house in order”sorts of pieces. Tax planning, home organizing,
weight loss, etc. Anything that’s geared toward helping people
keep their New Year’s resolutions can work here.
Key Dates and Events: Can you come up with a story angle to tie
your business into an event that typically generates lots of
coverage? Put on your thinking cap — I bet you can! Here are
some key events during the First Quarter: Super Bowl, NCAA
Tournament, Easter, The Academy Awards.
Second Quarter: April – June
What the Media’s Covering: An “anything goes” time of year.
With no major holidays or huge events, April is a good time to
try some of your general stories (business features, new product
stuff, etc.) Light, fun stories work here, as a sense of “spring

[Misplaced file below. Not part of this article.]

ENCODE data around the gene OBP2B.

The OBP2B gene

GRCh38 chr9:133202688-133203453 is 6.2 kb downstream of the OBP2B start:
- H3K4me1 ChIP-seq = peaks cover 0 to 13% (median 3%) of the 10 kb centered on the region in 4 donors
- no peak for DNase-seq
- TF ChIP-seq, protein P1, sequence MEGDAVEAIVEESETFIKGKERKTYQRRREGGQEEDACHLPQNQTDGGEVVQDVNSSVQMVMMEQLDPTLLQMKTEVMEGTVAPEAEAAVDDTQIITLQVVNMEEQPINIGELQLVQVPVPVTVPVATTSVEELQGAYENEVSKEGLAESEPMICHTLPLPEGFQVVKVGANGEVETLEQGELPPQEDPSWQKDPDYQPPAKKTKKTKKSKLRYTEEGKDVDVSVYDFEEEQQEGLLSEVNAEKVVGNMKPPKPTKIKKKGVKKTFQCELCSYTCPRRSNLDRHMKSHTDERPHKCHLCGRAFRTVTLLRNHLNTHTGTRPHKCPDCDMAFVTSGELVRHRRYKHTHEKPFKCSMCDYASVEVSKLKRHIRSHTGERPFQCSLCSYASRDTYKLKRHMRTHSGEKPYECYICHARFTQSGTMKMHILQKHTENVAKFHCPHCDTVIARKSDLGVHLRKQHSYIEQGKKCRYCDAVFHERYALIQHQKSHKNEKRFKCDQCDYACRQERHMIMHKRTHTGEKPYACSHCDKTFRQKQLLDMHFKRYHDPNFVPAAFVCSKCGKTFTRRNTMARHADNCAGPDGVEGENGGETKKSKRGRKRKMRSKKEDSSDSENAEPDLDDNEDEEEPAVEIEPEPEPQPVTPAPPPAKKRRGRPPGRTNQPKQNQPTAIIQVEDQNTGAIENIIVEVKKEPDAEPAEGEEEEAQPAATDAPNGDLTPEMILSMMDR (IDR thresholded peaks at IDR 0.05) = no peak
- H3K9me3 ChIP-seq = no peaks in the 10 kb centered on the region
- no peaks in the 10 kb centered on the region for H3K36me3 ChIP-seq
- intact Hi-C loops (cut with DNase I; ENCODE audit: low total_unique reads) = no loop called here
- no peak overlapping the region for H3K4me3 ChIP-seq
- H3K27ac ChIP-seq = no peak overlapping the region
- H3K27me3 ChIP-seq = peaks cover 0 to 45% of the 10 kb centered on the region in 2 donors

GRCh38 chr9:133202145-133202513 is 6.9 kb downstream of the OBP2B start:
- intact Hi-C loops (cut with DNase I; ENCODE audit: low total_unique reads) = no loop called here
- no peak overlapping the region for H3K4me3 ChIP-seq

fever” takes hold of newsrooms (journalists are human, you know.
They’re just as happy winter is over as you are and it’s often
reflected in the kind of stories they choose to run.). As May
rolls around, thoughts turn to summer. Now they’re looking for
summer vacation pieces, outdoor toys and gadgets, stories about
safety (whether automotive or recreational), leisure activities,
things to do for kids and so on.
Key Dates and Events: Baseball opening day, tax day (April 15),
spring gardening season, Memorial Day, end of school, summer
Third Quarter: July – September
What the Media’s Covering: The dog days of summer are when smart
publicity seekers really make hay. Folks at PR firms are on
vacation, marketing budgets are being conserved for the holidays
and reporters are suddenly accessible and open to all sorts of
things. Get to work here, with creative, fun angles.